Pittsburgh, PA High School Class of 1887 Old Yearbooks

Pittsburgh, PA High School Class of 1888 Old Yearbooks

Pittsburgh, PA High School Class of 1889 Old Yearbooks

Pittsburgh, PA High School Class of 1890-1905 Old Yearbooks

Pittsburgh, PA High School Class of 1892 Old Yearbooks

Pittsburgh, PA High School Class of 1893 Old Yearbooks

Pittsburgh, PA High School Class of 1894 Old Yearbooks

Pittsburgh, PA High School Class of 1895 Old Yearbooks

Pittsburgh, PA High School Class of 1896 Old Yearbooks

Pittsburgh, PA High School Class of 1897 Old Yearbooks

Pittsburgh, PA High School Class of 1898 Old Yearbooks

Pittsburgh, PA High School Class of 1899 Old Yearbooks

Pittsburgh, PA High School Class of 1900 Old Yearbooks

Pittsburgh, PA High School Class of 1901 Old Yearbooks

Pittsburgh, PA High School Class of 1902 Old Yearbooks

Pittsburgh, PA High School Class of 1903 Old Yearbooks

Pittsburgh, PA High School Class of 1904 Old Yearbooks

Pittsburgh, PA High School Class of 1905 Old Yearbooks

Pittsburgh, PA High School Classes of 1867 and 1868 Old Yearbooks

Pittsburgh, PA Samuel F. B. Morse Elementary School abt 1920 Old Yearbooks

Pittsburgh, PA South High School Alumni Notes 1914-1918 Old Yearbooks

Pittsburgh, PA South High School Alumni Notes 1914-1924 Old Yearbooks

Pittsburgh, PA South Hills High School 1933 Football Team Photo Old Yearbooks

Pittsburgh, PA South Hills High School Sesame News Jan 17, 1934 Old Yearbooks

Schenley High School Yearbook, 1937 Internet Archive

Pittsburgh Tax Records

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Television, FDR and the 1940 Presidential Conventions

This year marks a major turning point in Presidential nominating conventions with the impact of the COVID-19 pandemic. The quadrennial exercises in party politics have without question evolved over the years. During FDR’s active life in national politics, the conventions were raucous affairs, full of intrigue and electoral horse trading. Presidents and candidates were made and broken at them. It was all part of the process, but visible to few Americans.

In 1940, the conventions remained key to Presidential politics. Though Roosevelt held firm control of party machinery, he was seeking an unprecedented third term with no guarantee of re-nomination. There was also the thorny question of the Vice Presidency. John Nance Garner was being retired. The Republicans faced a wide open field after two disastrous national elections. Anything could happen at a convention. FDR knew it.

The 1940 conventions would also prove precedent setting for another reason—television. Broadcast TV was in its infancy in 1940, and commercially available sets had only been available since the previous year. Yet one national network, NBC, comprised of three stations, had grand broadcasting plans. Philadelphia would host the Republicans, and NBC had a coaxial cable connection there from New York City, enabling almost gavel-to-gavel coverage.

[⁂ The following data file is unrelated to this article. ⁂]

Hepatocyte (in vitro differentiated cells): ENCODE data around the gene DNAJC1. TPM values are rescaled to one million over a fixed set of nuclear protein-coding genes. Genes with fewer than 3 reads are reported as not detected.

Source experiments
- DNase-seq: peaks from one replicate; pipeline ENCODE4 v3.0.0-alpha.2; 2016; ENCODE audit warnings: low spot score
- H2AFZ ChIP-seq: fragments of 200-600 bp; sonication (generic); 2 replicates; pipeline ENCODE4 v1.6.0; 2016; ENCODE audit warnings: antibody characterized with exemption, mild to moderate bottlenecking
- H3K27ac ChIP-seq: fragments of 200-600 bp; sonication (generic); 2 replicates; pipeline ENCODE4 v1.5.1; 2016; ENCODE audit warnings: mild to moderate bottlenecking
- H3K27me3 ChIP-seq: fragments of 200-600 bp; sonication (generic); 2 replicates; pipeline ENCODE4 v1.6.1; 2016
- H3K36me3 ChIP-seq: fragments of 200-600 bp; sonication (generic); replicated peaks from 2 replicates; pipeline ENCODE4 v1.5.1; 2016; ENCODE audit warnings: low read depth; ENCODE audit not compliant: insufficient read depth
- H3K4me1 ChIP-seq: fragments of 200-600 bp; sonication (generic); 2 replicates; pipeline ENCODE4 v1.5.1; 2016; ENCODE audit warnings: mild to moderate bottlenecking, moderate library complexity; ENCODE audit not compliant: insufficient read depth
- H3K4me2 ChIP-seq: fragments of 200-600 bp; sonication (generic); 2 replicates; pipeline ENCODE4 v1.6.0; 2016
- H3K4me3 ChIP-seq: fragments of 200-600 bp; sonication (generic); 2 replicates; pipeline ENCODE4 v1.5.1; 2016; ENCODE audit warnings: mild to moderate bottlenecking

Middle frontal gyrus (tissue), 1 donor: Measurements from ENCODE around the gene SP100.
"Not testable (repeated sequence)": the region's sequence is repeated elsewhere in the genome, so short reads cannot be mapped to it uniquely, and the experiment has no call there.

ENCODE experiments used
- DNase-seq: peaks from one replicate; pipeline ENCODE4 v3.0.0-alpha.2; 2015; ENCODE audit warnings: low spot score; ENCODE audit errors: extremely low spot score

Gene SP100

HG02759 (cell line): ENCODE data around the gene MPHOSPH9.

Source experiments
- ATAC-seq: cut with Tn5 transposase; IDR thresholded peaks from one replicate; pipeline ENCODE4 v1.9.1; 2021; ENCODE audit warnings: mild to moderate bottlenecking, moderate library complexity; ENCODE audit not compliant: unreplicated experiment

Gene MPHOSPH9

The Republican Convention broadcasts in June were enormously successful for NBC. Though viewers were scarce—only several thousand sets had been sold—the network coverage proved the viability of TV for major events. The convention turned out to be an exciting affair with dark horse candidate Wendell Willkie emerging as the nominee. He appeared live on TV for a five-minute acceptance speech to deafening cheers from the crowd. It was riveting.

Press coverage of the broadcasts was widely laudatory. Though television lights were glaringly bright and hot, forcing some correspondents, including NBC commentators to don sunglasses in the arena, lucky viewers were mesmerized. The broadcasts ran six to eight hours daily whereas radio coverage was fragmentary. After watching Willkie on the convention broadcast, one columnist noted that the Indiana Republican, a dynamic, colorful orator, was made for TV. He judged FDR better suited to radio.

The Democrats hosted their 1940 convention in Chicago. This presented a dilemma for NBC. The network wanted live coverage, but limited television technology made it impossible. So NBC developed another plan. Partnering with American Pathe newsreels, they would fly 1000 feet of film (the length of a standard 16 mm film reel or about ten minutes worth of film) to NYC, and each day broadcast filmed highlights instead–not ideal, but better than nothing.

Recognizing the success of the Republican coverage, and knowing they had an unusual opponent in Wendell Willkie, Democrats agreed to this arrangement. Each day at 3:30 PM and 9:00 PM, the network would broadcast the ten-minute films. With no plans to attend the convention, FDR approved the plan. He would follow the convention by radio and telephone from the White House—not by TV.

Though FDR had embraced radio and played an outsize role in popularizing the medium for political and policy communications, he did not do so for television, though he held the distinction of being the first President to appear on TV at the 1939 New York World’s Fair. We can speculate about his general disinterest in television. Maybe he thought the infant medium was too limited, or maybe he thought Willkie was better on TV, too.